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  • Head Covering And Arab Culture

    Posted by Rayan Ahmad on September 20, 2023 at 10:35 am

    I just read this article explaining Hijab.

    I have some questions related to one of its sections explaining that the Quran sometimes incorporates cultural practices to give the directive.

    The section is:

    Culture or law?
    Still, some hold that the obligation to “draw their khumur across their chest” does not indicate that one must cover their hair. They make this argument by positing that wearing the khimār itself was a cultural practice. Thus, in a society or culture wherein women do not cover their hair, one must merely cover their chest and this will constitute as sufficient grounds for embodying the obligation within this verse. There is no doubt that culture plays a role in the development and application of Islamic law.Nonetheless, when it came to the customs that the early Muslims inherited, Islam took one of three approaches: prohibitive, reformative, or affirmative.
    One, it would reject the cultural practice altogether, such as the custom of female infanticide. Two, it would identify the cultural practice and add restrictions, such as imposing limits on polygamous marriages. Or three, it would recognize and affirm the cultural practice at hand, such as the penalty of paying blood money (diyah) in predicaments of manslaughter.
    In our case, it was this latter approach that the Qur’an and Sunnah took in regard to women’s dress. The Qur’an recognized that women covered their heads, adopted that custom as part and parcel of the religion, and then extended that practice to include covering everything but the hands and face. In this way, the practice of women covering their heads is no longer a customary consideration alone; it transforms into a divine commandment that one should try their best to fulfill. That being said, culture continues to play a role in how—not if—the hijab is worn. Culture, for instance, can set normative standards for clothing colors and styles. The flexibility and practicality of culture, in turn, is bounded by the minimum requirements of the verse, which is to cover the body with the exceptions detailed above.

    The Question is:

    Even if the Quran took the “affirmative approach” here and incorporated the existing culture of headgear with the directive to cover the chest, how does it prove that the existing culture of wearing headgear Quran’s ruling? It’s really confusing me.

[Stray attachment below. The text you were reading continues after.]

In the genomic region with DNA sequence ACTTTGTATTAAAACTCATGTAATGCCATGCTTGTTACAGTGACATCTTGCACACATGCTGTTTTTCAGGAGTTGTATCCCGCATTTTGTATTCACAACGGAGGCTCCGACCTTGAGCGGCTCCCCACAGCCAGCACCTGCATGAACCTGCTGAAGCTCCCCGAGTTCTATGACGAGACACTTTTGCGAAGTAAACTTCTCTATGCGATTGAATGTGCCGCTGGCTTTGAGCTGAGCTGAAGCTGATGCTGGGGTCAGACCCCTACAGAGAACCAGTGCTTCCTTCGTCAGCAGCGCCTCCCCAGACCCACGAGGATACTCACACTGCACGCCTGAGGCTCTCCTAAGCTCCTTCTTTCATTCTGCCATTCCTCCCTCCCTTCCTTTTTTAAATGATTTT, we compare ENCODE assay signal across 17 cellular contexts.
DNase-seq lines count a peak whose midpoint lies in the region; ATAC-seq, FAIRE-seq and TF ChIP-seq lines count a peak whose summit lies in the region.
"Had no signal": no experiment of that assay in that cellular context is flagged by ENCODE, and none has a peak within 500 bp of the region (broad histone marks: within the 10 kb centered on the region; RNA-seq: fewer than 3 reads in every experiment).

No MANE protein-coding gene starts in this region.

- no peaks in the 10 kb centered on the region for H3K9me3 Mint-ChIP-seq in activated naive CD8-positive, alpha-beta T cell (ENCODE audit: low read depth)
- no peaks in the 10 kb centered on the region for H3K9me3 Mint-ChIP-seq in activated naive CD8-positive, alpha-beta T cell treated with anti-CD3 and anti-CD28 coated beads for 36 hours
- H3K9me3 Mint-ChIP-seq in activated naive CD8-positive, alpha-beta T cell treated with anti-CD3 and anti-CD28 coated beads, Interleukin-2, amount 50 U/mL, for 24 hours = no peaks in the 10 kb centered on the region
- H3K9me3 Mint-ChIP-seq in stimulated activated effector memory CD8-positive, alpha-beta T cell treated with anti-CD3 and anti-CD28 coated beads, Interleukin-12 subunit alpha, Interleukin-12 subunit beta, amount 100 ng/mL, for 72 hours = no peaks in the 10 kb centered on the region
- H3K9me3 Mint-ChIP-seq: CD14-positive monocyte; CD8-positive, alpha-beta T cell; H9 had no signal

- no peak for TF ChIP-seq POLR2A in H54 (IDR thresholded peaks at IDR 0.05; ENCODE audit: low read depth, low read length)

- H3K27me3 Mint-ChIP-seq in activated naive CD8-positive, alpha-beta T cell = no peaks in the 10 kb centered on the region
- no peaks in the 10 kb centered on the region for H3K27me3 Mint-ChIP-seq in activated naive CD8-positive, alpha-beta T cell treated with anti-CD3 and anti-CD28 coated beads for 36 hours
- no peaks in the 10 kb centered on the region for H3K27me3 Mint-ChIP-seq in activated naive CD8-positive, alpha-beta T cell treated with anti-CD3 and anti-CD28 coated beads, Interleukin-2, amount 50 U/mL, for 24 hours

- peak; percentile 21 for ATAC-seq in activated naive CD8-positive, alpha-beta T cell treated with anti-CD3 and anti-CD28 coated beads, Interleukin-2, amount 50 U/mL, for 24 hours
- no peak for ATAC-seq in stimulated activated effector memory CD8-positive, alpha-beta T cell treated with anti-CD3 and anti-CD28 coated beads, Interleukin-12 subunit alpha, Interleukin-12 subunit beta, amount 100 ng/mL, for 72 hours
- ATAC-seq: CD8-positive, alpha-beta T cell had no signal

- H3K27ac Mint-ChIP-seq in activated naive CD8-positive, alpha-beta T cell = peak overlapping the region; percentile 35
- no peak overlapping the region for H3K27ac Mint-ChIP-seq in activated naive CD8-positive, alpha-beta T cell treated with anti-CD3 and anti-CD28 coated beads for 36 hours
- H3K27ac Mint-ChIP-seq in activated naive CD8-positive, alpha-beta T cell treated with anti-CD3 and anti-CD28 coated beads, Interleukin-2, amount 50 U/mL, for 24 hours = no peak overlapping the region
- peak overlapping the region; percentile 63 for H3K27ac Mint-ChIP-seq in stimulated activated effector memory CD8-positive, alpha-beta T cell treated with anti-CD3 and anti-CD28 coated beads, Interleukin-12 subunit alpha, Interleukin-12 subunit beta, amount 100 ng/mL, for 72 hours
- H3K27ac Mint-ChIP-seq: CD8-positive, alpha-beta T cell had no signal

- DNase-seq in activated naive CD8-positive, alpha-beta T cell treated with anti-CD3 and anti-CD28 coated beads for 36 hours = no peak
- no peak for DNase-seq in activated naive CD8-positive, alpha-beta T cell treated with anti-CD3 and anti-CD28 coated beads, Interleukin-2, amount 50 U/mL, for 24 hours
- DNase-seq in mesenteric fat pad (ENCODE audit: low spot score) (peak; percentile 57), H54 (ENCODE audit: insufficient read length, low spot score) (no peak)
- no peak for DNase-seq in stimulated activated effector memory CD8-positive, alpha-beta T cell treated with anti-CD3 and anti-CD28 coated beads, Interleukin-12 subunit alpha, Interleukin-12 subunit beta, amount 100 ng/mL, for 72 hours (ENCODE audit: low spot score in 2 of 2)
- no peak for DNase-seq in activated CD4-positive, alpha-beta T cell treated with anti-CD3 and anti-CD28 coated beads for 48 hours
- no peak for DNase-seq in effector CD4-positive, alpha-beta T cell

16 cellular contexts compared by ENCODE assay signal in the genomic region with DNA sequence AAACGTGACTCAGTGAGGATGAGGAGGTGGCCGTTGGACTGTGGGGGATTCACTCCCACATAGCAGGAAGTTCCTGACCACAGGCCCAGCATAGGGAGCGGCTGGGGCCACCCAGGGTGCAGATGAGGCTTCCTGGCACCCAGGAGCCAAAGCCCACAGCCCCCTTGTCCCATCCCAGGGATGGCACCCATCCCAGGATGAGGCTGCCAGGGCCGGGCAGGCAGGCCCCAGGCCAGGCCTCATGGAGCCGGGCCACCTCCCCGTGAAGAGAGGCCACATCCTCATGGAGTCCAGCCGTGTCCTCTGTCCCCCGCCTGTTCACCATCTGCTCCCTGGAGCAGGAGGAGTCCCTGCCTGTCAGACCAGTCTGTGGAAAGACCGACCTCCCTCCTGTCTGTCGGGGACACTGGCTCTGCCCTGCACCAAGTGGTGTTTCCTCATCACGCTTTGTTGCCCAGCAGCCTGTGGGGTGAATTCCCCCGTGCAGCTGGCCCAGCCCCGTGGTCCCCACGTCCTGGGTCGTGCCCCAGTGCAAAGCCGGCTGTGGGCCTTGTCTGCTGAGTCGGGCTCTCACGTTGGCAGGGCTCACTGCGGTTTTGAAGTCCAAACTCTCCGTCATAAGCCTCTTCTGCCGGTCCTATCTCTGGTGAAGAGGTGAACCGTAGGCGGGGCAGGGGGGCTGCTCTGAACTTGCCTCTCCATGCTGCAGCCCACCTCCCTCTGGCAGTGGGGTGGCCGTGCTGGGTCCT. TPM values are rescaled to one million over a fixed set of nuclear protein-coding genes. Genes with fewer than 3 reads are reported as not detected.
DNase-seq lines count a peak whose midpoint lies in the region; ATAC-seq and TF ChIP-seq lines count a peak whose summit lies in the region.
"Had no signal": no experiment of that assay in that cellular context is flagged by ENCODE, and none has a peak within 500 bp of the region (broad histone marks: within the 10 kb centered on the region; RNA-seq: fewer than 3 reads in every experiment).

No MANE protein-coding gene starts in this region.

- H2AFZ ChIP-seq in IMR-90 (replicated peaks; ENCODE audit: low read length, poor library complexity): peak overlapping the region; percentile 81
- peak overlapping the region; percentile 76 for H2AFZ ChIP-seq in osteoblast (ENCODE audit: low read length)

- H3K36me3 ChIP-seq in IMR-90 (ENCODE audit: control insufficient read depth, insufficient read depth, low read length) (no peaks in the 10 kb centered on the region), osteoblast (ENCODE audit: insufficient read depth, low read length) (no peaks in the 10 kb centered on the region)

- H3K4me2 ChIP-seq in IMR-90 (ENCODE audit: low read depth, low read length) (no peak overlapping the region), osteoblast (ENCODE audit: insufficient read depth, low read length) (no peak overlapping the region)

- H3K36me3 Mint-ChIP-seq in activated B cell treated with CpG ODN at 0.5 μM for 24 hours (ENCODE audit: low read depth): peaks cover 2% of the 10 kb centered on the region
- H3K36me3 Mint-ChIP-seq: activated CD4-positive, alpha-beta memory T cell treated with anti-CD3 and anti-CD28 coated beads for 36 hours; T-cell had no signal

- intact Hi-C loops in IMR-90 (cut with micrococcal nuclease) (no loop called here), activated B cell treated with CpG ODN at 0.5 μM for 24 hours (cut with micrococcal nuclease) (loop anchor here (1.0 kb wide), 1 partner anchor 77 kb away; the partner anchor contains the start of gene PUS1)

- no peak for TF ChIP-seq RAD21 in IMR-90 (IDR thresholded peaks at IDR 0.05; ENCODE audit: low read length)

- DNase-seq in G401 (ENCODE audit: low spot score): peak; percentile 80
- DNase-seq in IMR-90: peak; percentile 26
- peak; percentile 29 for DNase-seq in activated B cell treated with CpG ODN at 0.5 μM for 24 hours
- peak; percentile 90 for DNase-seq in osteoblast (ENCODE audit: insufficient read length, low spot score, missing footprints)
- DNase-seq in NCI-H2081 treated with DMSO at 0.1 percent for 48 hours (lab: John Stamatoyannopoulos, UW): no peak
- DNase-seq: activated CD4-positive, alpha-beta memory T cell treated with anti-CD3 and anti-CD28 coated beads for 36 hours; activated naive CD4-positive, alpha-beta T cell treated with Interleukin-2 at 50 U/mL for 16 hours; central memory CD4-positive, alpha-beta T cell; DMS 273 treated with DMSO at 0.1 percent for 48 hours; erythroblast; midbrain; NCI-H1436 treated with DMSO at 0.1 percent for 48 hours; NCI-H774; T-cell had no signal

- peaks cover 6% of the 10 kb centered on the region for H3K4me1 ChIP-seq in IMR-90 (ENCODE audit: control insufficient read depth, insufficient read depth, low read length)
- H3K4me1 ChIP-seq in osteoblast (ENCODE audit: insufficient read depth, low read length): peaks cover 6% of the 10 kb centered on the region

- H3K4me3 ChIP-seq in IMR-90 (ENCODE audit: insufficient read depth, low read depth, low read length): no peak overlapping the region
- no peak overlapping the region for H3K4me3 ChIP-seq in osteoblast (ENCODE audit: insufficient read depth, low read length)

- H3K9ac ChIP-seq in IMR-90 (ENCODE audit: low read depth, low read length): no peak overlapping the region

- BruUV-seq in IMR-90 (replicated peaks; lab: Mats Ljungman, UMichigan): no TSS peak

Faisal Haroon replied 5 months, 1 week ago 2 Members · 3 Replies
  • 3 Replies
  • Head Covering And Arab Culture

    Faisal Haroon updated 5 months, 1 week ago 2 Members · 3 Replies
  • Faisal Haroon

    Moderator September 20, 2023 at 11:30 am

    Your question is more appropriate for the author of the article that you referenced. Ghamidi sahab’s view is different from it, which you can find in detailed videos below:

    Discussion 47826

  • Rayan Ahmad

    Member September 20, 2023 at 12:00 pm

    Yes sir, I’ve already watched all the parts of the parda response. I know that Ghamidi Sb’s views on this are that the purpose of covering the chest with the piece of headgear is to hide the jewellery worn on the chest.

    But I want to know that, is the point discussed in the article that “the Quran incorporates cultural practices and then gives the ruling, and as a result sometimes the cultural practices also become part of the ruling” correct?

    You’re right my previous question is more appropriate for the author of the article. But please answer this question and if the point written in the article is as it is then how does it go along with Ghamidi Sb’s view as he didn’t discuss this point in the videos?

  • Faisal Haroon

    Moderator September 20, 2023 at 1:46 pm

    I do not think that cultural practices become part of any permanent injunctions. Ghamidi sahab has explained his conclusion in a lot of detail. I urge you to listen to the entire discussion and then draw your own conclusions in the light of knowledge and reason.

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